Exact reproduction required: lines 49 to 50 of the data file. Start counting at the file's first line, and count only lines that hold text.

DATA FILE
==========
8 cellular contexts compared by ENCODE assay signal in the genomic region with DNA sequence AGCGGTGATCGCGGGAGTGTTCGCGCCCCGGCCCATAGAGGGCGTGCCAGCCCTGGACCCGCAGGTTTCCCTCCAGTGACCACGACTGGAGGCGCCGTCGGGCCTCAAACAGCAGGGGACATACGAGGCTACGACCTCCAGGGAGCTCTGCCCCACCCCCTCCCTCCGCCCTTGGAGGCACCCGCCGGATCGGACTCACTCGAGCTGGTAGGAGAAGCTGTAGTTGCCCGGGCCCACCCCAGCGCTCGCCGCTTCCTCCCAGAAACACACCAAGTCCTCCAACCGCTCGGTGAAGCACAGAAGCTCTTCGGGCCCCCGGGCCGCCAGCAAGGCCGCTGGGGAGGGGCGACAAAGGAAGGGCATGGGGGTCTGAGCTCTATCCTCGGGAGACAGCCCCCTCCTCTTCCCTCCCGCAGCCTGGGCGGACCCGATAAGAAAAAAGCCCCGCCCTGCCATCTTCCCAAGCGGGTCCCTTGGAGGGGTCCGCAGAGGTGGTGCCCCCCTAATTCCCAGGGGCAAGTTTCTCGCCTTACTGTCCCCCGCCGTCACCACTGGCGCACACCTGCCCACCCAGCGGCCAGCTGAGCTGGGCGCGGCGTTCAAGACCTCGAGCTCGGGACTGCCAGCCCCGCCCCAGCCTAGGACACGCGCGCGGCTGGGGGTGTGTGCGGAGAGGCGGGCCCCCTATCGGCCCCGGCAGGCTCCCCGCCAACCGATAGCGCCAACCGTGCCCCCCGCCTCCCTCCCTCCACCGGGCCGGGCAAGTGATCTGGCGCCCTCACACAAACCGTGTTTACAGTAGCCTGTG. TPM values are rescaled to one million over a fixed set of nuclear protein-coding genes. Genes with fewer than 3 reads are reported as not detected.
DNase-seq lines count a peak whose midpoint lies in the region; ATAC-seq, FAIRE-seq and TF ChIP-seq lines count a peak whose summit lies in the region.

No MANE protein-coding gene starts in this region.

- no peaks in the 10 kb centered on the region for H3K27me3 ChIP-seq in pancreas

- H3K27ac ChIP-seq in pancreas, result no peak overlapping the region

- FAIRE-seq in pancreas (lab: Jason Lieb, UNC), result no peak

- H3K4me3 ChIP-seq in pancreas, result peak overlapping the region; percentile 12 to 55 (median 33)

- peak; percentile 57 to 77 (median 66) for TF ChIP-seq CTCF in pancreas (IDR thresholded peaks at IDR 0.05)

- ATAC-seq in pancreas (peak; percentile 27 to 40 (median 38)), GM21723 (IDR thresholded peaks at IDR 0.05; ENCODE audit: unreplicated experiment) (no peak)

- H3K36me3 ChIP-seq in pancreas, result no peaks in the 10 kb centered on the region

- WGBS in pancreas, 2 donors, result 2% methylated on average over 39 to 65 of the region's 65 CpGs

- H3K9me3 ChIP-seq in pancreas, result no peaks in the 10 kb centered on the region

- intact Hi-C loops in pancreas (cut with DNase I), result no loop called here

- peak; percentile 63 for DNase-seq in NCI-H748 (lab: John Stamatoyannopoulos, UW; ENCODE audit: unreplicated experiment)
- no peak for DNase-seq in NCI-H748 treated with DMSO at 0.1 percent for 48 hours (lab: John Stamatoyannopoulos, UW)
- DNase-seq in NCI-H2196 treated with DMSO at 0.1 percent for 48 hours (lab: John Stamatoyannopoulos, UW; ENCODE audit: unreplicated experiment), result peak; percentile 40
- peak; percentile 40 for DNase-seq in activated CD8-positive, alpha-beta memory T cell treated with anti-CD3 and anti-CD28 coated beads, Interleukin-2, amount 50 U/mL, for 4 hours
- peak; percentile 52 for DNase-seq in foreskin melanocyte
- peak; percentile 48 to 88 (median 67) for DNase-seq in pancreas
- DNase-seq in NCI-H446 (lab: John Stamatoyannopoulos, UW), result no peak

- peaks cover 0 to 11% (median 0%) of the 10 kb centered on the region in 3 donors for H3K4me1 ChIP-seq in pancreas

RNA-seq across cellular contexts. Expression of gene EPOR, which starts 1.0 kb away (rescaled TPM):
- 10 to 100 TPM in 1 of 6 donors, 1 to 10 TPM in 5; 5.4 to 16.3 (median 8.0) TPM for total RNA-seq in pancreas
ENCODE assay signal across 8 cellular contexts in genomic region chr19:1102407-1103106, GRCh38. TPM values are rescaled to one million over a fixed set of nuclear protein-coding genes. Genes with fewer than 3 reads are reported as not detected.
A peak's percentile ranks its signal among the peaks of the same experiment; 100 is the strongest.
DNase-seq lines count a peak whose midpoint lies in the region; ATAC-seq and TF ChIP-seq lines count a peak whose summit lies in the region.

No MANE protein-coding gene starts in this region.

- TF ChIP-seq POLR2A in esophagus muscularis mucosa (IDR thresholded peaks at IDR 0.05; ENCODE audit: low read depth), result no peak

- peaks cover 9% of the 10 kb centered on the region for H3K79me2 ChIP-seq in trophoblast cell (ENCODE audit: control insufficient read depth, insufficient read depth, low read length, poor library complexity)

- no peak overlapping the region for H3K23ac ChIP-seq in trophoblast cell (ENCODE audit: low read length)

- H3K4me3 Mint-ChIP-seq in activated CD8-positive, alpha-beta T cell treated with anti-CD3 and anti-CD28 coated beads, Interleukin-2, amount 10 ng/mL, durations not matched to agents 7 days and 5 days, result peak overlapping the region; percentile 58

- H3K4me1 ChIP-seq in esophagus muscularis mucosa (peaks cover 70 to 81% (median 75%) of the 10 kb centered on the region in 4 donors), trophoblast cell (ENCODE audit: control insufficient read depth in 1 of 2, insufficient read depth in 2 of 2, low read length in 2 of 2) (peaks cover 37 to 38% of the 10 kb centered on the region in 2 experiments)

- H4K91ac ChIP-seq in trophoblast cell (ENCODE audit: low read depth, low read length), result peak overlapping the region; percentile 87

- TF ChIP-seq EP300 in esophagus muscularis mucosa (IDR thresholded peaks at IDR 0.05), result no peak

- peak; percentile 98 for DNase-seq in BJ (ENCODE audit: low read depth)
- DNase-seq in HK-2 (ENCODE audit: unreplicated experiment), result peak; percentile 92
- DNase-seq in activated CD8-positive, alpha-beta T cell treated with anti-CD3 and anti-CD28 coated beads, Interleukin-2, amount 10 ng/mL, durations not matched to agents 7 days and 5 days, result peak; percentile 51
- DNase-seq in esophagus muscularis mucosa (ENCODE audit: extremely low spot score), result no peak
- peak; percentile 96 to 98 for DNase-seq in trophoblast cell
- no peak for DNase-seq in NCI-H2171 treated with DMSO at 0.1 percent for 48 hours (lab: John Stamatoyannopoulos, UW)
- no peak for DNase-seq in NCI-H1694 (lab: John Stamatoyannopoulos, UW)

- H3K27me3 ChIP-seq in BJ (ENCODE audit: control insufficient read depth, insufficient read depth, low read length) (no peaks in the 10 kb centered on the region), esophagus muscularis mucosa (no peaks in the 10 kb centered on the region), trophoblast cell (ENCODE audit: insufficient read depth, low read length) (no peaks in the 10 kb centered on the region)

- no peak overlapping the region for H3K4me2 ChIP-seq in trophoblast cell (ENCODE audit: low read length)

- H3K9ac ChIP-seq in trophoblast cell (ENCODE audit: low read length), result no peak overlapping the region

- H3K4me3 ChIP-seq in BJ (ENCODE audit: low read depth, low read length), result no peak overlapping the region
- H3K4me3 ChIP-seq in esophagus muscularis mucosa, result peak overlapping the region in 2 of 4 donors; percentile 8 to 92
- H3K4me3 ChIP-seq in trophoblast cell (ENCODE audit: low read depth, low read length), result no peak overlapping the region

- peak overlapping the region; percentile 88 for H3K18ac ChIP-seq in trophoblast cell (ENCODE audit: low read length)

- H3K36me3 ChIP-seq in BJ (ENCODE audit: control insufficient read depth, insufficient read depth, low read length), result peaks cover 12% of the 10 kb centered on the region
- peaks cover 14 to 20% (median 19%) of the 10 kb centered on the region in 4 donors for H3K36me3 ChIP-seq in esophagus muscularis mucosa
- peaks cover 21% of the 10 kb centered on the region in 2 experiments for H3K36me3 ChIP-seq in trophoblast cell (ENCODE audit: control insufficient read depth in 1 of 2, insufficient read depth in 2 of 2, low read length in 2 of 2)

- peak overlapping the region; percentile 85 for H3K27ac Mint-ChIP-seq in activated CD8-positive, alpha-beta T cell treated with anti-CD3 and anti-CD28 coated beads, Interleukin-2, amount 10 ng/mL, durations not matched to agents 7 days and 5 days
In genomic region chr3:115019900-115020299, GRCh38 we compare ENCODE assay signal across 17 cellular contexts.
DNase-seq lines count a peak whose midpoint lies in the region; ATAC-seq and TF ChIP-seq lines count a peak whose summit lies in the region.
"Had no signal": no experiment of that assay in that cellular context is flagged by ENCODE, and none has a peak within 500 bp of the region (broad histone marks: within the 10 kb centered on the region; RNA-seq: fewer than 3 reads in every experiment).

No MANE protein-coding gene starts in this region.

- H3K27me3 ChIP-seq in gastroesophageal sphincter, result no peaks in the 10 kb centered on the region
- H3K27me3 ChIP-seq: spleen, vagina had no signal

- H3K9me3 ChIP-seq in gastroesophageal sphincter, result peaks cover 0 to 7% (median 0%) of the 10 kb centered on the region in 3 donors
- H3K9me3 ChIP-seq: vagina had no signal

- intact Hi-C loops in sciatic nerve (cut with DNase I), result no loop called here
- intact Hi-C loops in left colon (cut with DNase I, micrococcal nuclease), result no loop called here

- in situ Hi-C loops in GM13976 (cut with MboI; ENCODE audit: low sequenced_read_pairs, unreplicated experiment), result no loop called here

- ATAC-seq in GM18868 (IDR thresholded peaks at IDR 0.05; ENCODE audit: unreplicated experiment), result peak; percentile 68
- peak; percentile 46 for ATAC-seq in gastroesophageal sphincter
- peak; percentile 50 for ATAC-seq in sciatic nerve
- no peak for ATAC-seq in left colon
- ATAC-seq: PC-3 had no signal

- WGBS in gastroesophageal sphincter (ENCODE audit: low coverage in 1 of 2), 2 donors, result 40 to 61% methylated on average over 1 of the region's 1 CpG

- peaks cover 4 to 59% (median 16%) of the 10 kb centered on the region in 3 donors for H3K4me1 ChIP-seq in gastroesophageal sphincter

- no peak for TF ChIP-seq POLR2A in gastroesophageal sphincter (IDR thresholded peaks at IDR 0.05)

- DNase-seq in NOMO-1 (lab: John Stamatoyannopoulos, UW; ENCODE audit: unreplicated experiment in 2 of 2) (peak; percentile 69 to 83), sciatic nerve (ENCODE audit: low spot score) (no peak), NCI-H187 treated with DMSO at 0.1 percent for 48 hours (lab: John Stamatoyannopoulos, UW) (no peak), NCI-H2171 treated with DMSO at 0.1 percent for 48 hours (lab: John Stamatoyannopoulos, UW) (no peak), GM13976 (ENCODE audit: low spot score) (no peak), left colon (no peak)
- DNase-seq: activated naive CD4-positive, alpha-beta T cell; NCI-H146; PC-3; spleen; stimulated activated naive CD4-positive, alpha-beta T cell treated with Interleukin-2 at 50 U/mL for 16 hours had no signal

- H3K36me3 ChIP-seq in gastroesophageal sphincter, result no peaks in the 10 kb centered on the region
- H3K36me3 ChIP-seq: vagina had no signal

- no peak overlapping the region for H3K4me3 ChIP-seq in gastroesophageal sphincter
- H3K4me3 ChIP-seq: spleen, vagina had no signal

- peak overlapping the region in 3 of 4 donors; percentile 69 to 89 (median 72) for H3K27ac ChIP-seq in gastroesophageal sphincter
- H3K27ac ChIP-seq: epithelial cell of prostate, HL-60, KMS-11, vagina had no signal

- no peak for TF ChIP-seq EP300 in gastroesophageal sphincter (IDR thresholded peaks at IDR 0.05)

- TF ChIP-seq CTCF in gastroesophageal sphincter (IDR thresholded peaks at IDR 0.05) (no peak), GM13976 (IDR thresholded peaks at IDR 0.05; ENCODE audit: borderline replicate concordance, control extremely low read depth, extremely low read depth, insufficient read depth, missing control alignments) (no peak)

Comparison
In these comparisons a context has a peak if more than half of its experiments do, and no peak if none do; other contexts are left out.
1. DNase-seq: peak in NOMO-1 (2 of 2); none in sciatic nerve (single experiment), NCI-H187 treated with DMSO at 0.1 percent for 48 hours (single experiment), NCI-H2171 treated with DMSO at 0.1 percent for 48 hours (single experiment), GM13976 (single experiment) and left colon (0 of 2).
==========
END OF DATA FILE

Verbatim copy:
- H3K36me3 ChIP-seq in BJ (ENCODE audit: control insufficient read depth, insufficient read depth, low read length), result peaks cover 12% of the 10 kb centered on the region
- peaks cover 14 to 20% (median 19%) of the 10 kb centered on the region in 4 donors for H3K36me3 ChIP-seq in esophagus muscularis mucosa